Releasing animals in more than one location may increase or decrease the probability of success of a reintroduction project, yet the question of how many release sites to use has received little attention. We used empirical data from the reintroduction program of the Persian fallow deer (Dama mesopotamica) (Galilee region in northern Israel) in an individual-based spatially explicit simulation model to assess the effects of releasing deer from multiple sites. We examined whether multiple release sites increase reintroduction success, and if so, whether the optimal number of sites for a given scenario can be determined and whether the outcome differs if animals are released alternately (i.e., the location of the release alternates yearly between sites) or consecutively (i.e., one release site is used for several years, then another is used, and so forth). We selected 8 potential release sites in addition to the original site and simulated the release of 180 individuals at a rate of 10 individuals per year in different combinations of the original site and 1-4 additional sites. In our model, releasing animals into the wild at multiple sites produced higher population growth and greater spatial expansion than releasing animals at only one site and a consecutive-release approach was superior to an alternate-release approach. We suggest that through the use of simulation modeling that is based on empirical data from previous releases, managers can make better-informed decisions regarding the use of multiple release sites and greatly improve the probability of reintroduction success.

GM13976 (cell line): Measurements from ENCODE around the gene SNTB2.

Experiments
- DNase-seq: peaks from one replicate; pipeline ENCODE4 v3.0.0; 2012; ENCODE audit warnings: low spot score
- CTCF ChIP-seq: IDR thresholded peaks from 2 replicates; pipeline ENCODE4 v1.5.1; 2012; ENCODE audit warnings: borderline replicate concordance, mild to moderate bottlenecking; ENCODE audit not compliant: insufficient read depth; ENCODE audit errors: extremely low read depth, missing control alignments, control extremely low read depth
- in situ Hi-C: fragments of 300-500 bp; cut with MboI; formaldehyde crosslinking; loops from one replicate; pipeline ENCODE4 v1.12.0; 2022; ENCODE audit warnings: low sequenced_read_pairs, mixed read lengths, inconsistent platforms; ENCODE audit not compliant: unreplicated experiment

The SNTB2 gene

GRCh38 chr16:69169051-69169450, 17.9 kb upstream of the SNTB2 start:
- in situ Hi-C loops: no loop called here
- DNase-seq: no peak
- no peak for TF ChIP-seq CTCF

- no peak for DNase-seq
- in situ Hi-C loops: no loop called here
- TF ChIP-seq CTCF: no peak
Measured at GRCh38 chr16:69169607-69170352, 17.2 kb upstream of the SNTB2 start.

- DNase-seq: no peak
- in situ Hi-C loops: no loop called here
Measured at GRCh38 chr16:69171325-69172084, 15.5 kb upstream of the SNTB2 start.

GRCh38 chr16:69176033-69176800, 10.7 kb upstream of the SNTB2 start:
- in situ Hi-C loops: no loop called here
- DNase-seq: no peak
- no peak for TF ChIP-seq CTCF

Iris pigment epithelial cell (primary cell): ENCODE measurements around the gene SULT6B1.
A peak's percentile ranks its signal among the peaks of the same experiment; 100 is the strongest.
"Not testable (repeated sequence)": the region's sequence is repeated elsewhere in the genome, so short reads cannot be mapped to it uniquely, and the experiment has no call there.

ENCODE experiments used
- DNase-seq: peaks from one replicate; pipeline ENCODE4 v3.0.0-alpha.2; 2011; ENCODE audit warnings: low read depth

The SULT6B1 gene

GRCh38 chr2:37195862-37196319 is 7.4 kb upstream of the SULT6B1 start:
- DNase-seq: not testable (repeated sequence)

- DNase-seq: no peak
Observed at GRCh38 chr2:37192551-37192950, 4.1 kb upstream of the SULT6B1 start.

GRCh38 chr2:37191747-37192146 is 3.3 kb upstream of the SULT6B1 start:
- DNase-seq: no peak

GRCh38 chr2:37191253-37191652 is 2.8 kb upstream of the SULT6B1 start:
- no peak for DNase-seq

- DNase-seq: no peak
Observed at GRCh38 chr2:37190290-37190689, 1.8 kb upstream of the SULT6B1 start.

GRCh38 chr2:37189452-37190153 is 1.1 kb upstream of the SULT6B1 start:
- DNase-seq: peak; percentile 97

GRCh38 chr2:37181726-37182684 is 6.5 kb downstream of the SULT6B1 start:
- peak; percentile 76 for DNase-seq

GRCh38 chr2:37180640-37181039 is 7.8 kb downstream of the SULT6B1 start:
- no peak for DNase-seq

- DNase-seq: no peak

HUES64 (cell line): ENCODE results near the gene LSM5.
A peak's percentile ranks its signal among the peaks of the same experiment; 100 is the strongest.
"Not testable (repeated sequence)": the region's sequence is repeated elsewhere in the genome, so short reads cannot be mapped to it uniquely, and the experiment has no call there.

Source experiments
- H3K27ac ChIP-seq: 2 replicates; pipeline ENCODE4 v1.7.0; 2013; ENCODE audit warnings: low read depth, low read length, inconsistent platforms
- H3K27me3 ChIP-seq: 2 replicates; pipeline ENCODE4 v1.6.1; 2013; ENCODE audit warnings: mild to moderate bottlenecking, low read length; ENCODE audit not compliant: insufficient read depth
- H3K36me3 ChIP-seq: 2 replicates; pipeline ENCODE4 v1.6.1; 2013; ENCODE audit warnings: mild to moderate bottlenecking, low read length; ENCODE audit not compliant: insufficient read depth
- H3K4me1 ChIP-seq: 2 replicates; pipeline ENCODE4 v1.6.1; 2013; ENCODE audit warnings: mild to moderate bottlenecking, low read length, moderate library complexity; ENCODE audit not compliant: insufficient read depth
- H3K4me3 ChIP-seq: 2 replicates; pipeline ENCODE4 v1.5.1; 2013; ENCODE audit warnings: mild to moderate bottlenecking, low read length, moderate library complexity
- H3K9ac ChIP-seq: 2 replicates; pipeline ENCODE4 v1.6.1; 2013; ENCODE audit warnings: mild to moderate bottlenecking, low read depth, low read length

- Long-term managment programs
- Persian fallow deer
- Spatial ecology
- Spatially explicit models
ASJC Scopus subject areas
- Ecology, Evolution, Behavior and Systematics
- Nature and Landscape Conservation